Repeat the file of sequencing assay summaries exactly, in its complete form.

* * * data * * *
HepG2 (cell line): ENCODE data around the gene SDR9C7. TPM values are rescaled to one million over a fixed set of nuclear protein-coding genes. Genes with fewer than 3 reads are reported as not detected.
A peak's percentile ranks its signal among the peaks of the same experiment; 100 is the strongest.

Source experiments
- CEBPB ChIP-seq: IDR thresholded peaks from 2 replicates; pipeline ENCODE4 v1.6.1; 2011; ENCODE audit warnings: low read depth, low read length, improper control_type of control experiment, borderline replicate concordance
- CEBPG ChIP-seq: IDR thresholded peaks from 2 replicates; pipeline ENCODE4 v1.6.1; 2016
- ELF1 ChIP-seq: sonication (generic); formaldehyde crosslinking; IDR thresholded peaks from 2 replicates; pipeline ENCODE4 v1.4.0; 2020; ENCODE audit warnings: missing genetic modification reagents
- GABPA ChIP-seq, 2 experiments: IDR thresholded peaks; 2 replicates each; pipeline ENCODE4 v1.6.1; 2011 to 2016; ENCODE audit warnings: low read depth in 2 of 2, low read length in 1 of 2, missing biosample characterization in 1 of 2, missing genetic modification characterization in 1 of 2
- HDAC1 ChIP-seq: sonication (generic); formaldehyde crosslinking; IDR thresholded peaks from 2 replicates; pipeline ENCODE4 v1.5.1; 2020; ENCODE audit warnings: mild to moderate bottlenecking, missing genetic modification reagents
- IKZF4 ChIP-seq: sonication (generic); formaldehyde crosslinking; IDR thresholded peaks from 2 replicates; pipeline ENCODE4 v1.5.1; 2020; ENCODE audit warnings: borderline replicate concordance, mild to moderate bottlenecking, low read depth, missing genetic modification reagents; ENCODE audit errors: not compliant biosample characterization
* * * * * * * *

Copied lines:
HepG2 (cell line): ENCODE data around the gene SDR9C7. TPM values are rescaled to one million over a fixed set of nuclear protein-coding genes. Genes with fewer than 3 reads are reported as not detected.
A peak's percentile ranks its signal among the peaks of the same experiment; 100 is the strongest.

Source experiments
- CEBPB ChIP-seq: IDR thresholded peaks from 2 replicates; pipeline ENCODE4 v1.6.1; 2011; ENCODE audit warnings: low read depth, low read length, improper control_type of control experiment, borderline replicate concordance
- CEBPG ChIP-seq: IDR thresholded peaks from 2 replicates; pipeline ENCODE4 v1.6.1; 2016
- ELF1 ChIP-seq: sonication (generic); formaldehyde crosslinking; IDR thresholded peaks from 2 replicates; pipeline ENCODE4 v1.4.0; 2020; ENCODE audit warnings: missing genetic modification reagents
- GABPA ChIP-seq, 2 experiments: IDR thresholded peaks; 2 replicates each; pipeline ENCODE4 v1.6.1; 2011 to 2016; ENCODE audit warnings: low read depth in 2 of 2, low read length in 1 of 2, missing biosample characterization in 1 of 2, missing genetic modification characterization in 1 of 2
- HDAC1 ChIP-seq: sonication (generic); formaldehyde crosslinking; IDR thresholded peaks from 2 replicates; pipeline ENCODE4 v1.5.1; 2020; ENCODE audit warnings: mild to moderate bottlenecking, missing genetic modification reagents
- IKZF4 ChIP-seq: sonication (generic); formaldehyde crosslinking; IDR thresholded peaks from 2 replicates; pipeline ENCODE4 v1.5.1; 2020; ENCODE audit warnings: borderline replicate concordance, mild to moderate bottlenecking, low read depth, missing genetic modification reagents; ENCODE audit errors: not compliant biosample characterization